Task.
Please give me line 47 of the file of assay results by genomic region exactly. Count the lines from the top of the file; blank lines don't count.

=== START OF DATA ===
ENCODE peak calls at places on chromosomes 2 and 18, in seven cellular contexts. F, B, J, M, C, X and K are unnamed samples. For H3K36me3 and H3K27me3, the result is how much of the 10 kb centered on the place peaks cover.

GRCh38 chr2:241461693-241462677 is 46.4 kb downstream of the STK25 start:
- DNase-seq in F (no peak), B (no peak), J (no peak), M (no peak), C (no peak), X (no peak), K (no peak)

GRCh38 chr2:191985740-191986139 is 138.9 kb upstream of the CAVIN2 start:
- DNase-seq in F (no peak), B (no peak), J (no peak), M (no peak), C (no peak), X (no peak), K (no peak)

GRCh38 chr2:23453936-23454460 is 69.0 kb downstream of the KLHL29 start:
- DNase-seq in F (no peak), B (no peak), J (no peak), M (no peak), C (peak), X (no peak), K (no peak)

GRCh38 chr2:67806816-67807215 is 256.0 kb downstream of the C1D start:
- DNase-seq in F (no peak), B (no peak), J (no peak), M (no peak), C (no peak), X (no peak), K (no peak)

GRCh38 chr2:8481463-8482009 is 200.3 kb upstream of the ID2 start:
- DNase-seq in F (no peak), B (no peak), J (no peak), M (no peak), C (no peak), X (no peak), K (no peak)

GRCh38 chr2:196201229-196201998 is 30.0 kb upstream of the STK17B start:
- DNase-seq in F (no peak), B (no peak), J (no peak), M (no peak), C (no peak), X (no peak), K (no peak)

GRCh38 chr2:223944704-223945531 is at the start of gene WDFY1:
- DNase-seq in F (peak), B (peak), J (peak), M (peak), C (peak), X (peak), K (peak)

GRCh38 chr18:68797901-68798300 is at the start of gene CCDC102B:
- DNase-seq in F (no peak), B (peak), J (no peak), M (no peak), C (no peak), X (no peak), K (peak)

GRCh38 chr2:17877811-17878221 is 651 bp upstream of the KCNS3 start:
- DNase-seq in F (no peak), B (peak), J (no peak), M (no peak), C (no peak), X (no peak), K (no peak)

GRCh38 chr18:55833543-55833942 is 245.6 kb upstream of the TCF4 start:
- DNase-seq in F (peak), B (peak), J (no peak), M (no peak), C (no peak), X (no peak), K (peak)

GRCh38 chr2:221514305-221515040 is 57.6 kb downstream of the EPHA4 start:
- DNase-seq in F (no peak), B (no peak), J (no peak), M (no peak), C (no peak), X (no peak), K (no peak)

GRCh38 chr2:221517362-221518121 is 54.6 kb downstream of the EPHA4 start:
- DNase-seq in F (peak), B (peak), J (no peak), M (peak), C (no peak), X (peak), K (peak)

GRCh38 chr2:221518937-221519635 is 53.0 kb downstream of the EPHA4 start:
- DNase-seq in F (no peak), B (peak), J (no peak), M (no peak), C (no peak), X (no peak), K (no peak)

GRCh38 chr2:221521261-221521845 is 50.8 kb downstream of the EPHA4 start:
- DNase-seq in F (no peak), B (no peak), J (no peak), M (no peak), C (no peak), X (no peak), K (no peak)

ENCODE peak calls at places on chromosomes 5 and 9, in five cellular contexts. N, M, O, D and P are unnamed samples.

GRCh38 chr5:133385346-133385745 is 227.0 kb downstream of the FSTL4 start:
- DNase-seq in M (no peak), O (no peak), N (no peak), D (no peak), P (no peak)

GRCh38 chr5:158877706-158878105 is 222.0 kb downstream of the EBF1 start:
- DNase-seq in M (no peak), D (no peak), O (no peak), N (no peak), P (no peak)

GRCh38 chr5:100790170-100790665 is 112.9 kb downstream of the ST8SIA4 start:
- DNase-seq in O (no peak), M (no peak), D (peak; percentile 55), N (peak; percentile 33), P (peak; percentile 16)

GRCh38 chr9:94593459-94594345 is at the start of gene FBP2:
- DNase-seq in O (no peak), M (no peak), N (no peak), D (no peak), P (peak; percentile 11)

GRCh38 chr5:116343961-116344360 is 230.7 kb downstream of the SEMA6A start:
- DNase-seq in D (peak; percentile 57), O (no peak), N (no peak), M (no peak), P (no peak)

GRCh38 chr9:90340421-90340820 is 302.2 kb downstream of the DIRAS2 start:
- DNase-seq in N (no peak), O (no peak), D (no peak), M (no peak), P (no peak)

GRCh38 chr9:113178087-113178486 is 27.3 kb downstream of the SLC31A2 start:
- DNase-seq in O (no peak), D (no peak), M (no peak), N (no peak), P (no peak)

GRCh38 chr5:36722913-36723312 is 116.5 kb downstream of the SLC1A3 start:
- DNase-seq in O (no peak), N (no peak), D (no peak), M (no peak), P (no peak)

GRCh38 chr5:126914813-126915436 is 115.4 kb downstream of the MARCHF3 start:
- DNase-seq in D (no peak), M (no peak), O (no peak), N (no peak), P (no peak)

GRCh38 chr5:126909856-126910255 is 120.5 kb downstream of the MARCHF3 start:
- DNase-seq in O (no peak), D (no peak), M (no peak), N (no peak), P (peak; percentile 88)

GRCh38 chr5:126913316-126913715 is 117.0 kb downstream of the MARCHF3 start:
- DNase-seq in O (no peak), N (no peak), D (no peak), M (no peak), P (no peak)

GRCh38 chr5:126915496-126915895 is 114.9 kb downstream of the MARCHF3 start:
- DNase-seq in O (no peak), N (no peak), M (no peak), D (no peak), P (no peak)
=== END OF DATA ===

GRCh38 chr5:126914813-126915436 is 115.4 kb downstream of the MARCHF3 start: